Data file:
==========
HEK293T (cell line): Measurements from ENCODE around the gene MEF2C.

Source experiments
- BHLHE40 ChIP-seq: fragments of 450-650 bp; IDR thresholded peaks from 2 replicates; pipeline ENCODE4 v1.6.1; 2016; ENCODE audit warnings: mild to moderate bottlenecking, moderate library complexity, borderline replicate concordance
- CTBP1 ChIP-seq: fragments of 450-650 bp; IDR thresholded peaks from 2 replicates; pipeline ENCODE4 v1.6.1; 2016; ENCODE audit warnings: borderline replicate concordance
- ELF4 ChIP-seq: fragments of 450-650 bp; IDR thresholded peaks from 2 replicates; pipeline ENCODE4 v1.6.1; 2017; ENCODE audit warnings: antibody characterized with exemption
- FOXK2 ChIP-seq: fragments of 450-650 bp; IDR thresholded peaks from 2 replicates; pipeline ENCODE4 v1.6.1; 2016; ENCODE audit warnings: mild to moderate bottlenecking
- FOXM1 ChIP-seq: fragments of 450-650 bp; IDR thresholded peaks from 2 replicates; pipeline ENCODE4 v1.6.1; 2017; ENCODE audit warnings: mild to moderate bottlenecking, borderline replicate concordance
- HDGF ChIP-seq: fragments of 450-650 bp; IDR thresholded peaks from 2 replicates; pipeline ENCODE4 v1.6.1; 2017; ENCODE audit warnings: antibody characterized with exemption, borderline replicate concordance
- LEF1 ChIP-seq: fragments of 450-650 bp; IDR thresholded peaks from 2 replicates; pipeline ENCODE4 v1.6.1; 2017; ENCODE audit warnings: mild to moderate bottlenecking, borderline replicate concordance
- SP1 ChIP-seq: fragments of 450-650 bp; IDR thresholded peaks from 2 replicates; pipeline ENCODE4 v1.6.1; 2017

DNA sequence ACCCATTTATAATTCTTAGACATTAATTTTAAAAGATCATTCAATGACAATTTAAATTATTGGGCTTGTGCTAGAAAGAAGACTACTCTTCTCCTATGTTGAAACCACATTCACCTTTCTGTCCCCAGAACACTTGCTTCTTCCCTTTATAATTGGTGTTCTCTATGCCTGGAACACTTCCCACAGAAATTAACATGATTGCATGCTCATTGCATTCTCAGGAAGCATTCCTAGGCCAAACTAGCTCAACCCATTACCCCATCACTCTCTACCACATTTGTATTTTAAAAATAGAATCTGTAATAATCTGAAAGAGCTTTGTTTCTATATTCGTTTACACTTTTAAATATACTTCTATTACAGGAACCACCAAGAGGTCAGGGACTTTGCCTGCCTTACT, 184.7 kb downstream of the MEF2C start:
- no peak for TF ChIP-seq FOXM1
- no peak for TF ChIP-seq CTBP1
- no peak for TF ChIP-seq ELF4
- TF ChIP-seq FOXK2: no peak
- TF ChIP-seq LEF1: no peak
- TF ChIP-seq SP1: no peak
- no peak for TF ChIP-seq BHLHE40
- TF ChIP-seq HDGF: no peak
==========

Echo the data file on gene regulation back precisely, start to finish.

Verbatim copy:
HEK293T (cell line): Measurements from ENCODE around the gene MEF2C.

Source experiments
- BHLHE40 ChIP-seq: fragments of 450-650 bp; IDR thresholded peaks from 2 replicates; pipeline ENCODE4 v1.6.1; 2016; ENCODE audit warnings: mild to moderate bottlenecking, moderate library complexity, borderline replicate concordance
- CTBP1 ChIP-seq: fragments of 450-650 bp; IDR thresholded peaks from 2 replicates; pipeline ENCODE4 v1.6.1; 2016; ENCODE audit warnings: borderline replicate concordance
- ELF4 ChIP-seq: fragments of 450-650 bp; IDR thresholded peaks from 2 replicates; pipeline ENCODE4 v1.6.1; 2017; ENCODE audit warnings: antibody characterized with exemption
- FOXK2 ChIP-seq: fragments of 450-650 bp; IDR thresholded peaks from 2 replicates; pipeline ENCODE4 v1.6.1; 2016; ENCODE audit warnings: mild to moderate bottlenecking
- FOXM1 ChIP-seq: fragments of 450-650 bp; IDR thresholded peaks from 2 replicates; pipeline ENCODE4 v1.6.1; 2017; ENCODE audit warnings: mild to moderate bottlenecking, borderline replicate concordance
- HDGF ChIP-seq: fragments of 450-650 bp; IDR thresholded peaks from 2 replicates; pipeline ENCODE4 v1.6.1; 2017; ENCODE audit warnings: antibody characterized with exemption, borderline replicate concordance
- LEF1 ChIP-seq: fragments of 450-650 bp; IDR thresholded peaks from 2 replicates; pipeline ENCODE4 v1.6.1; 2017; ENCODE audit warnings: mild to moderate bottlenecking, borderline replicate concordance
- SP1 ChIP-seq: fragments of 450-650 bp; IDR thresholded peaks from 2 replicates; pipeline ENCODE4 v1.6.1; 2017

DNA sequence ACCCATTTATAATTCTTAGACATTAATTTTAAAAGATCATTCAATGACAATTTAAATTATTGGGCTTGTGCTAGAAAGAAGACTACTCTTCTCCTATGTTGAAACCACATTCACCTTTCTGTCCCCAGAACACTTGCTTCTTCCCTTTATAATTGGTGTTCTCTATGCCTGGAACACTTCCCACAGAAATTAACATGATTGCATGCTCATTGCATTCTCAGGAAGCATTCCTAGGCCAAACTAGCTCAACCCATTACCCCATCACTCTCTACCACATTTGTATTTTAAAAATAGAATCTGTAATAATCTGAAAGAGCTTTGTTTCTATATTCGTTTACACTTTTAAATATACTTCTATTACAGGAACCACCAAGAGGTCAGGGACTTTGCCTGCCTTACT, 184.7 kb downstream of the MEF2C start:
- no peak for TF ChIP-seq FOXM1
- no peak for TF ChIP-seq CTBP1
- no peak for TF ChIP-seq ELF4
- TF ChIP-seq FOXK2: no peak
- TF ChIP-seq LEF1: no peak
- TF ChIP-seq SP1: no peak
- no peak for TF ChIP-seq BHLHE40
- TF ChIP-seq HDGF: no peak